The method of appointment of justices in Israel tends to make the Court reflect the views of the legal establishment, which critics say is biased toward the left end of the spectrum. It tends to prioritize what it perceives as the rights of individuals over the needs of the state, and Israel’s democratic character over its Jewish one.

An associated issue is the Attorney General. In the US, the Attorney General is appointed by the President and confirmed by the Senate, and serves as the government’s lawyer. He or she is required to defend the government in the courts, including the Supreme Court, and on several occasions attorneys general have been fired by the President for refusing to do so.

In Israel, the Attorney General is appointed by the Justice Minister from a list of candidates drawn up by a commission whose majority also represents the legal establishment. The Attorney General can prevent the government from taking an action by saying that he or she believes it to be illegal, and will not defend it before the Supreme Court. The authority of the Attorney General is, like many things in Israel, unclear.

One example of the possible conflicts involving the Supreme Court, the Attorney General and the government, is the legal peril faced by PM Netanyahu. The police have recommended that he be indicted in several corruption cases, and it is up to the Attorney General to decide whether to indict him. The law is not clear whether an indicted PM is required to resign his position, although the Attorney General has expressed the opinion that if indicted, he should resign. But supposing he is indicted, Netanyahu could refuse to quit. Then the Supreme Court would undoubtedly take up the question, and the Attorney General likely would not defend him before it!

There is also the Nation-State Law which has been debated for several years now. It is intended to explicate the sense in which Israel is not only a democratic state, but the state of the Jewish people. Various versions of the bill did not get off the ground because the Attorney General said that they were not “constitutional” (Israel doesn’t have a constitution, but it has Basic Laws which serve some of the purposes of a constitution). Even if the Attorney General doesn’t object, the Supreme Court is expected to be very tough on any non-vacuous Nation-State Law. A former President of the Court who inspired the activist judicial philosophy that characterizes it today, Aharon Barak, famously opined that the meaning of the phrase “Jewish State” should be “identical to the democratic nature of the state.” In other words, a Nation-State Law would have to be so trivial as to be meaningless.

A version of the law that will permit the Knesset to override the Supreme Court  will be voted on by government ministers this Sunday, after which it will be submitted to the Knesset. The Opposition, which has come to depend on the Court to make up for its lack of seats in the elected Knesset, is pushing very hard against it.

The deportation of illegal migrants, the Nation-State Law, and numerous other important issues depend on the ability to take control of the state away from the legal establishment and return it to the elected government. Israelis voted for a right-wing government – they should be able to get right-wing policies. This is a bill that needs to pass.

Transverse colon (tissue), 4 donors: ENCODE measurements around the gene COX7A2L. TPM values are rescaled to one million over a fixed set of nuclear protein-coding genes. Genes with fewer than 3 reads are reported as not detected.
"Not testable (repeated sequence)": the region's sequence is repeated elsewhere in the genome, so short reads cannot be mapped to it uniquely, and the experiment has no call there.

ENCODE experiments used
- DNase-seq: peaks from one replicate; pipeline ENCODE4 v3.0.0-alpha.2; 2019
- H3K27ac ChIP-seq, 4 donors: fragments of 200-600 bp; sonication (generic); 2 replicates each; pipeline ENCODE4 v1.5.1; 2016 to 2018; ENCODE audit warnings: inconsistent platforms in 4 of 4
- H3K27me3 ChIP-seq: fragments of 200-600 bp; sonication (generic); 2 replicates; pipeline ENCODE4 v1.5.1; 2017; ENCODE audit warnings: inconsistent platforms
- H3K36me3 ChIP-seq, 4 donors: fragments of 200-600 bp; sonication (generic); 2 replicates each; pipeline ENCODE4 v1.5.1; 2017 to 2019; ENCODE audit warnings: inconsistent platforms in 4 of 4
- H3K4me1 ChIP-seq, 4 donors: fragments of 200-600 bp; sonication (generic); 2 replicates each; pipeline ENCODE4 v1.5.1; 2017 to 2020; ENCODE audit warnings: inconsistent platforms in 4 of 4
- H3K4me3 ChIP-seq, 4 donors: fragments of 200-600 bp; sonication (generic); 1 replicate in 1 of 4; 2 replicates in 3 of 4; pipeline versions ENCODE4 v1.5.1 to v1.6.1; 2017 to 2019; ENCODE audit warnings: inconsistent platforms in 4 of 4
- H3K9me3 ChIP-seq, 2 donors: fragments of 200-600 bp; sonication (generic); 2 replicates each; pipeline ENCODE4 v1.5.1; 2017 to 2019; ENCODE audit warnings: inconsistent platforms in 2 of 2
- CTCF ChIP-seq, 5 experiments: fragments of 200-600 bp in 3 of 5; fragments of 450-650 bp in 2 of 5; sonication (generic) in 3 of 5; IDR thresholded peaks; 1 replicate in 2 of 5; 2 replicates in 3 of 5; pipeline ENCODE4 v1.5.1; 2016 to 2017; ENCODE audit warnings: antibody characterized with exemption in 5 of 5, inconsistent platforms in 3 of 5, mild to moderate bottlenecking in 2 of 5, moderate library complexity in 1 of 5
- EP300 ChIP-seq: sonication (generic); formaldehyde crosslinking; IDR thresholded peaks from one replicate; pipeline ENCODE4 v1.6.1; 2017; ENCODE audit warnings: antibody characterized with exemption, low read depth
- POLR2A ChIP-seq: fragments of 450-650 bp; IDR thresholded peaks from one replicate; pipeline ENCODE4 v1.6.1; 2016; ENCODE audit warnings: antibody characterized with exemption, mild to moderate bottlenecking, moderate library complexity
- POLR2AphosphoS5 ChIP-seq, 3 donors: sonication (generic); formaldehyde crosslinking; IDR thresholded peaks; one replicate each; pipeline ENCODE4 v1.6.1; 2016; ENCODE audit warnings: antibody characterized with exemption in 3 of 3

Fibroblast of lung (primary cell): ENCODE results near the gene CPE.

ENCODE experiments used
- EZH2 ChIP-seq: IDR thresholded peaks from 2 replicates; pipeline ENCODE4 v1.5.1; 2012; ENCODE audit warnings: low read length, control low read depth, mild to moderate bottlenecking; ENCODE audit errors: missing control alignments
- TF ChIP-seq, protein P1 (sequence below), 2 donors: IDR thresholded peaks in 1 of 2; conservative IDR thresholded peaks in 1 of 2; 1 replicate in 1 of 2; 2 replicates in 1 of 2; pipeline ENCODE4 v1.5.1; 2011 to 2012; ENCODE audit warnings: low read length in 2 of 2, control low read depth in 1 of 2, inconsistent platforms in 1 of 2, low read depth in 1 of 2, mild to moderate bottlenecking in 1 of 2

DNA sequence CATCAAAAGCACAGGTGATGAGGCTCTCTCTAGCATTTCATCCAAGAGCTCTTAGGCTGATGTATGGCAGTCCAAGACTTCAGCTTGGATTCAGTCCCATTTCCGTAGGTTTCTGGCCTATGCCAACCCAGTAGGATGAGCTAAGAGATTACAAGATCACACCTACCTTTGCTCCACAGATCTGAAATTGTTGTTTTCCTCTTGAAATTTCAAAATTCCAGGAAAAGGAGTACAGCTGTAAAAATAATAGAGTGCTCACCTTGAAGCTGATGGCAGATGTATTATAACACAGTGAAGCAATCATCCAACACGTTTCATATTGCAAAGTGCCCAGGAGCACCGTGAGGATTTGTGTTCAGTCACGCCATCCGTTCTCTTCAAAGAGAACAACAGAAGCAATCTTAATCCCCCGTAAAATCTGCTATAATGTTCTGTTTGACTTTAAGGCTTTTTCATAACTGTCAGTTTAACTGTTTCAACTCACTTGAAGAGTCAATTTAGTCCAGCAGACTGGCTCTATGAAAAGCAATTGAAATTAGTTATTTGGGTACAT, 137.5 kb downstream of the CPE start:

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3 Responses to Restoring the balance between the Knesset and the Court

  1. Shalom Freedman says:

    Thank you for this truly edifying article that clarified for me a number of issues I have often heard and thought about but not really understood. The comparison between the Israeli and the U.S. systems was especially illuminating.
    Like so many Israelis I have had the feeling for years that the Court intervenes far too much in too many things. I now better understand how and why.

  2. Austin says:

    The Israeli Court gets through at least 300 cases ayear, the vast majority of which are none of their business. They make their decisions based on their “feelings” cloaked in judicial language, and they have so much influence, these non-elected, self appointed parasites, that the Attorney-General, Mandelbilt, who is the LEGAL REP of the Israel Govt. and supposed to advocate for the Govt. in all cases, has decided that he can pick and chose which cases he wants to represent the Govt. in and which he decides that he will not, in fact he will oppose them,as he announced recently in a specific case which might come before the High Court….

    For CHUTZPAH Extraordinairte, this is the prize.

    • Austin says:

      As a contrast, the American Supreme Court gets through about 100 cases or less.
      Considering that the US population is 350 millions and Israel’s is around 9 millions, it looks as if every Israeli with a legal matter can appear directly before the High Court if he wishes. A hopeless, perverted, and duplicitous system, fraught with favouritism. Not surprisingly the Court’s. decisions lean heavily against Jews and Israel, and towards Arabs and anti-Israel groups.